Recent Intel and AMD processors have a cryptographic accelerator called AES-NI. This can provide a visible speedup when encrypting a large volume of data. It's up to you to decide whether a speedup in encryption is worth buying a more recent processor.
The default cipher is somewhat conservative. When creating the encrypted volume, pick AES as the cipher (that's usually the default) and 128 as the key size (instead of 256). Using a 128-bit key can provide a noticeable speedup with no practical reduction in security. In particular, if your passphrase has less than 128 bits of entropy (that's 20 random printable characters, and far more than that if the passphrase is not random), increasing the key size beyond 128 provides no added security. Note that you need to decide on a key size when creating the volume, this isn't something you can change afterwards.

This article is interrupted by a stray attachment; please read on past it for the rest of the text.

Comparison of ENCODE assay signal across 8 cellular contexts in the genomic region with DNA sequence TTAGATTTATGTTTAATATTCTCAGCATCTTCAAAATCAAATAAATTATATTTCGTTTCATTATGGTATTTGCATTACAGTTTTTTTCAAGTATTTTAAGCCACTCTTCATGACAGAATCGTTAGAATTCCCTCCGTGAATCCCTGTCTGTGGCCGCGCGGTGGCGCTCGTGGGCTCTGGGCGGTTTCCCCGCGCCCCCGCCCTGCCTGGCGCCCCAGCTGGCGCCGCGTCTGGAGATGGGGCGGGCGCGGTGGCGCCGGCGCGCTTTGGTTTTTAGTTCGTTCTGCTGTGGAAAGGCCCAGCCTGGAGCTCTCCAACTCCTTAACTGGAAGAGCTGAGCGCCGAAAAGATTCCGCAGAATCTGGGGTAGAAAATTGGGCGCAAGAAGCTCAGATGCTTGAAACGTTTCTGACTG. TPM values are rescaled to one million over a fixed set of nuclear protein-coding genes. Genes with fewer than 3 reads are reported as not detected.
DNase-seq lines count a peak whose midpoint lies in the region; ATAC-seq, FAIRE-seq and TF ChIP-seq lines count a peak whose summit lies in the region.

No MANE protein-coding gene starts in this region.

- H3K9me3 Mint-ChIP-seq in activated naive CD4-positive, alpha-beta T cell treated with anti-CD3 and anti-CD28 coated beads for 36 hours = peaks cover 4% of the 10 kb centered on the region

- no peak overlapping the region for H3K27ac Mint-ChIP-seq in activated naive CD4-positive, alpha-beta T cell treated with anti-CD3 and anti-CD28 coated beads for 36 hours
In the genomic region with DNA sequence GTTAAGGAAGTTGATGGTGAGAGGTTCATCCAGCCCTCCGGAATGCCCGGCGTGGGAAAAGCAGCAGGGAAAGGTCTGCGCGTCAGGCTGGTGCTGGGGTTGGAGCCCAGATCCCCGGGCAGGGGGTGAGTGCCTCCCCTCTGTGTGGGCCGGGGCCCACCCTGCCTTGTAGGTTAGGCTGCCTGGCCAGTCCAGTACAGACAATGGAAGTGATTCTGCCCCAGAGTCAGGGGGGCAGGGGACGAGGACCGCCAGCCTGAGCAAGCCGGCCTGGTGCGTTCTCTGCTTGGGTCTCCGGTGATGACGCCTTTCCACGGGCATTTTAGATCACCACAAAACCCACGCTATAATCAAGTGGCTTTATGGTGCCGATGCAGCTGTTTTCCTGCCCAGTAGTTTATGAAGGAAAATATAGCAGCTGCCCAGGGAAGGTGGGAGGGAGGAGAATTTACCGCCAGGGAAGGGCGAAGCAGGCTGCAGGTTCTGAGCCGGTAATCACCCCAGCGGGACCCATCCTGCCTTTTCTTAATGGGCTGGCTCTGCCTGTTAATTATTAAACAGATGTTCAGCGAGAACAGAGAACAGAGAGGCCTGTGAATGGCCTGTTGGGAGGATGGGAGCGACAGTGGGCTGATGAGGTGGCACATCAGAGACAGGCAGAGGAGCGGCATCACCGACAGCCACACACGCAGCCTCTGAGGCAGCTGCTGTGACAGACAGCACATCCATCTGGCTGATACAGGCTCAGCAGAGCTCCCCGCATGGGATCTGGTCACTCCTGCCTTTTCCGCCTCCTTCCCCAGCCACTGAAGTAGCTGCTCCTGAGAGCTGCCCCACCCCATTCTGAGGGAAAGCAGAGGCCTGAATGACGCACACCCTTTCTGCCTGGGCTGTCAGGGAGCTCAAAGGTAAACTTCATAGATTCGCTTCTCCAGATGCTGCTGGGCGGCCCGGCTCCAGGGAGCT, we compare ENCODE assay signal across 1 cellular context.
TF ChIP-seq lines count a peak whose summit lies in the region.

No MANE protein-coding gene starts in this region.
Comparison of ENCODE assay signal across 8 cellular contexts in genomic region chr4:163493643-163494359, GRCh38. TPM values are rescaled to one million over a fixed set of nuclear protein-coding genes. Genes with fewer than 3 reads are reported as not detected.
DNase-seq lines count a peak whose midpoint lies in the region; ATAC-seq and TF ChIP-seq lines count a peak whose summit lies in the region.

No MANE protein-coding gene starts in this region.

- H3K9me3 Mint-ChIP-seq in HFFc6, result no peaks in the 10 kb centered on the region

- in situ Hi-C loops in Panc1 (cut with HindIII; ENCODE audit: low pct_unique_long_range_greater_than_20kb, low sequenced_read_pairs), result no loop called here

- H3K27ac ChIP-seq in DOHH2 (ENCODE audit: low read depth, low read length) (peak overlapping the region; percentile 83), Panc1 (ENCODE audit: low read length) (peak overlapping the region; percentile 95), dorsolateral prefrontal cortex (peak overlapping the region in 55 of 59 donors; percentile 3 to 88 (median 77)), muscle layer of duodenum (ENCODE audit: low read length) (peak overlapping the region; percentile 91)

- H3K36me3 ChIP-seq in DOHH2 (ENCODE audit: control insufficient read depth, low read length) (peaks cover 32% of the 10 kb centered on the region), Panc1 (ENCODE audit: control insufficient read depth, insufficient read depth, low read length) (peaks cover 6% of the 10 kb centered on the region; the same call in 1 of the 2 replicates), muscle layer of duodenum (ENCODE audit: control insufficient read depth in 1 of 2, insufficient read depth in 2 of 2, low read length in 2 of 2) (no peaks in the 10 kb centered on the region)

The relative performance of filesystems is the same whether the disk is encrypted or not.